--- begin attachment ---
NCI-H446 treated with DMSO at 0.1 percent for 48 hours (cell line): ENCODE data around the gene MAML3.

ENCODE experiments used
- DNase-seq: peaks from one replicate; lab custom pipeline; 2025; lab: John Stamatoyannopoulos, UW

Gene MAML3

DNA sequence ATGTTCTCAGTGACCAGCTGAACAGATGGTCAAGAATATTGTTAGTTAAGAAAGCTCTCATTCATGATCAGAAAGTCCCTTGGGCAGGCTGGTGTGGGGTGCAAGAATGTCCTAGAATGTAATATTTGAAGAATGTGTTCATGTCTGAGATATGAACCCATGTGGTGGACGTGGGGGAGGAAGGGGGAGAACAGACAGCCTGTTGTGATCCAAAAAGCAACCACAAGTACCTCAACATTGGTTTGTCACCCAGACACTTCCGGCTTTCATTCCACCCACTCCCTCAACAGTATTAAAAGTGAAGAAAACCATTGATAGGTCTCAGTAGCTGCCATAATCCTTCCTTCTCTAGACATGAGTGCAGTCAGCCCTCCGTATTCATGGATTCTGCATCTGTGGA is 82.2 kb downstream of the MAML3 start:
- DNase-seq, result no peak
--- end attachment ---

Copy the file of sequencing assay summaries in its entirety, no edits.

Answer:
NCI-H446 treated with DMSO at 0.1 percent for 48 hours (cell line): ENCODE data around the gene MAML3.

ENCODE experiments used
- DNase-seq: peaks from one replicate; lab custom pipeline; 2025; lab: John Stamatoyannopoulos, UW

Gene MAML3

DNA sequence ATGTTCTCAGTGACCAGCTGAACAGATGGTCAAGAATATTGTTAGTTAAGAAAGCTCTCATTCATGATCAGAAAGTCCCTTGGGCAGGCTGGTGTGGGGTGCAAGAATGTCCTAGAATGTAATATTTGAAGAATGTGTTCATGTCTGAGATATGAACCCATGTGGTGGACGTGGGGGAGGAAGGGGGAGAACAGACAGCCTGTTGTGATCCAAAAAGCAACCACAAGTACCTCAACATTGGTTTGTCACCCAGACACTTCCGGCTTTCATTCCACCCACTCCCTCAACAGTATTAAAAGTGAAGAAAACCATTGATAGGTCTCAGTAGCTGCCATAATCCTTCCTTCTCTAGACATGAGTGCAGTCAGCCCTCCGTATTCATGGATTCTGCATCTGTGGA is 82.2 kb downstream of the MAML3 start:
- DNase-seq, result no peak